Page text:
The Great War
with Linda Kobler
This Milestones of the Millennium feature focuses on The Great War and its impact on modern musical expression. Musicologist Linda Kobler joins Performance Today host Martin Goldsmith to explore how World War I coincided with dramatic upheavals in music. We begin the journey before the war, a more innocent time when monarchs ruled Europe and the great romantics commanded music. Kobler notes that even in peacetime, the nationalistic fervor that helped usher in the war was evident in many compositions. "Pomp and Circumstance March No. 1" by British composer Edward Elgar provides one such example.
Kobler and Martin explore some of the music composed during World War One. One of French composer Maurice Ravel's most important works was a tribute to friends he lost during the war, for example. Many technological breakthroughs were concurrent with the "first modern war", and these also had a large impact on the future of modern music. Kobler quotes composer Claude Debussy, who said, "the century of airplanes needs to have its own music." These sentiments typify the era's movement away from the romanticism of the past.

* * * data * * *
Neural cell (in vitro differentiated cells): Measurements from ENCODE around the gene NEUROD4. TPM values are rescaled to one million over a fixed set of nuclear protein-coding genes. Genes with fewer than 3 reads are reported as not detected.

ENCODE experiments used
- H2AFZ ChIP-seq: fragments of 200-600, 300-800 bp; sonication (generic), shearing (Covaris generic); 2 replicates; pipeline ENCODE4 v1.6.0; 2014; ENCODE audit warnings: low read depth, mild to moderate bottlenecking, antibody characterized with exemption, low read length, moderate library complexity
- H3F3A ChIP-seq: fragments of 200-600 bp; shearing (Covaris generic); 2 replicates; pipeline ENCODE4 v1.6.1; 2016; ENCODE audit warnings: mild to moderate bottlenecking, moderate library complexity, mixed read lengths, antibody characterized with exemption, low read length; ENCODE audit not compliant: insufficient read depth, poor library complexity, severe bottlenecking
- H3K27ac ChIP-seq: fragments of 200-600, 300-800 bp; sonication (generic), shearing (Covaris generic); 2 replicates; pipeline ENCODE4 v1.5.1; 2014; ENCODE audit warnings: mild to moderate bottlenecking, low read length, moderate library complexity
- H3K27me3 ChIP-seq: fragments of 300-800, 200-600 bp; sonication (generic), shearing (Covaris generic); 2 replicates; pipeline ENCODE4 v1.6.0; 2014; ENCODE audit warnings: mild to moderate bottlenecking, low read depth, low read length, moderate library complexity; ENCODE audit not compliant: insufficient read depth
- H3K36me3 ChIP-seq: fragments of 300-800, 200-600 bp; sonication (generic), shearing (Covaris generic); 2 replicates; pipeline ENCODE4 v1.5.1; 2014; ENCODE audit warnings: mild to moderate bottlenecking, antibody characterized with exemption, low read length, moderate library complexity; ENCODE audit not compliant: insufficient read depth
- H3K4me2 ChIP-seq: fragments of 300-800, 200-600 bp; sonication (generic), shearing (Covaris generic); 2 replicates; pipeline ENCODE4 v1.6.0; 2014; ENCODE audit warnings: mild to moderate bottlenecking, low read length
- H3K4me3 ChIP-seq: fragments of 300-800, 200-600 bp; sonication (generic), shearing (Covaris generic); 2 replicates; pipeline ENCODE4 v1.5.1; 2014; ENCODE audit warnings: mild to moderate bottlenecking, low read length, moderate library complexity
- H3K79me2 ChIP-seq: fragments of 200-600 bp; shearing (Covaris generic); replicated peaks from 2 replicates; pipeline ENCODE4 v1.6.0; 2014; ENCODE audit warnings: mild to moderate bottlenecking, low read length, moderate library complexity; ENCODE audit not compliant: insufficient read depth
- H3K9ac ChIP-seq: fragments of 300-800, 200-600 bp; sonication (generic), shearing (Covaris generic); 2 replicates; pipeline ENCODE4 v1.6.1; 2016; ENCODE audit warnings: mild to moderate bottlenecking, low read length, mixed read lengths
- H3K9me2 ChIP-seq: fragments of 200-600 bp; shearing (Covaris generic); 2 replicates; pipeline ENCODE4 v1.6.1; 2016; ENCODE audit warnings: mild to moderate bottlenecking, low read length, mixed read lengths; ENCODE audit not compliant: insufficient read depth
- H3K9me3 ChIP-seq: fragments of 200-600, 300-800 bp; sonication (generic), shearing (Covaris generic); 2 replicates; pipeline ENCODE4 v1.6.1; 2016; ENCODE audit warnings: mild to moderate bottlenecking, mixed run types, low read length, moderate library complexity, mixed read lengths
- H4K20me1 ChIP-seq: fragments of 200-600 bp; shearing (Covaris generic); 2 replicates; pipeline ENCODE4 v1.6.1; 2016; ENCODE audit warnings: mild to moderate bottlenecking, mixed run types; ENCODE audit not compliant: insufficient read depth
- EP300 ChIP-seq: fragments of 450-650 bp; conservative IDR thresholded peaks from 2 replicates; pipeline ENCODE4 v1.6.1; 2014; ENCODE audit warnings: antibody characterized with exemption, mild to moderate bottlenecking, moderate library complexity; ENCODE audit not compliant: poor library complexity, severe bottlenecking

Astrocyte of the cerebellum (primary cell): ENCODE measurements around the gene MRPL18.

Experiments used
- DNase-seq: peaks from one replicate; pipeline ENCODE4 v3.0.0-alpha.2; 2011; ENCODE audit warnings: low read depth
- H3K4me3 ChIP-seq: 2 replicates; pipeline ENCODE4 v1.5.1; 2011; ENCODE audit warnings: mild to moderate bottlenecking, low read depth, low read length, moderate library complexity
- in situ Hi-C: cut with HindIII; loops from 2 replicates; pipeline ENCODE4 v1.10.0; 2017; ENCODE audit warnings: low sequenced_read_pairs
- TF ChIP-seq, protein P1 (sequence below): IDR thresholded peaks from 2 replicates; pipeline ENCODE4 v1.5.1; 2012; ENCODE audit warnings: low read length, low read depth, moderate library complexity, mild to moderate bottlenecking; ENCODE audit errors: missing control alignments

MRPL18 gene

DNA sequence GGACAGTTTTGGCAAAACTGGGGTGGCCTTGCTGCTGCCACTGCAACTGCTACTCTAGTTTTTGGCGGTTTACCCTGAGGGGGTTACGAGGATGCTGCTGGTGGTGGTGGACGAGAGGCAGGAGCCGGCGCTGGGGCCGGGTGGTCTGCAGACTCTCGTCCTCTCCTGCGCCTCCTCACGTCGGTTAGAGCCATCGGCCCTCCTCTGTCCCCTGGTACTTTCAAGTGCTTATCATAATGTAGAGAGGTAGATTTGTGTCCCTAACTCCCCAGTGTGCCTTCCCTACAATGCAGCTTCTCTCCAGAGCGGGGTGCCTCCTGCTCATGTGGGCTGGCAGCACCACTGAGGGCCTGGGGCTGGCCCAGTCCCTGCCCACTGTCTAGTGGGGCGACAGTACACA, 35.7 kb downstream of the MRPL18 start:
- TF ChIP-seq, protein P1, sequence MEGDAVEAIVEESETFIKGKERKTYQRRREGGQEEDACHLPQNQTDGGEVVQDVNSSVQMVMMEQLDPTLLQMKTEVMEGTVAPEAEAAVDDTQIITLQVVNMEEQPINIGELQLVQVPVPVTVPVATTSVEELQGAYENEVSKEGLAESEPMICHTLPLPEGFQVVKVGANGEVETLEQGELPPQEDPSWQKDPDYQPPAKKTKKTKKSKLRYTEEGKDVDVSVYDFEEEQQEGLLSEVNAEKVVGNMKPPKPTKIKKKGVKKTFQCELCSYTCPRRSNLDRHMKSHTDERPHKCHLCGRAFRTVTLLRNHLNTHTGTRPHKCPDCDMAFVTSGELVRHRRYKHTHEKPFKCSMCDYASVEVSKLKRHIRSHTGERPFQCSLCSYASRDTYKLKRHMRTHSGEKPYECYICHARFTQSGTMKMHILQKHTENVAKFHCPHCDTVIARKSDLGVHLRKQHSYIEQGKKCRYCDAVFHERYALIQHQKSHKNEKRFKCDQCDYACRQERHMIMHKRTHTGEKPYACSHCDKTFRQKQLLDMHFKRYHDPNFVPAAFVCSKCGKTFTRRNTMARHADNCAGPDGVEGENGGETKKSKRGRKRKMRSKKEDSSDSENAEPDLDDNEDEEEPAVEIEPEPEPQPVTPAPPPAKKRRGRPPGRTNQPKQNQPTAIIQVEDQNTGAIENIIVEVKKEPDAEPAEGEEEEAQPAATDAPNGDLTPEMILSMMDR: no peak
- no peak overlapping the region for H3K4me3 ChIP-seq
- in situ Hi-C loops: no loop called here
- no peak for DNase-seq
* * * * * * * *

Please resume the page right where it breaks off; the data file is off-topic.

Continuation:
After the war, the types of music composed multiplied: the Germans were experimenting with 12-tone scales and America was finding ragtime and jazz. Other works that Kobler discusses include the German opera "Wozzeck" by Alban Berg as well as music that swings: the final minutes of "Krazy Kat" by American composer John Alden Carpenter.
Hear Linda Kobler and Performance Today host Martin Goldsmith discuss this pivotal period in music. Note: music parts have been edited from the commentary because of internet rights issues. "The Great War" is the fifth installment of PT's new Milestones of the Millenium series.
In conjunction with Performance Today's Milestones of the Millennium series, a companion CD series is available from Sony Classical.
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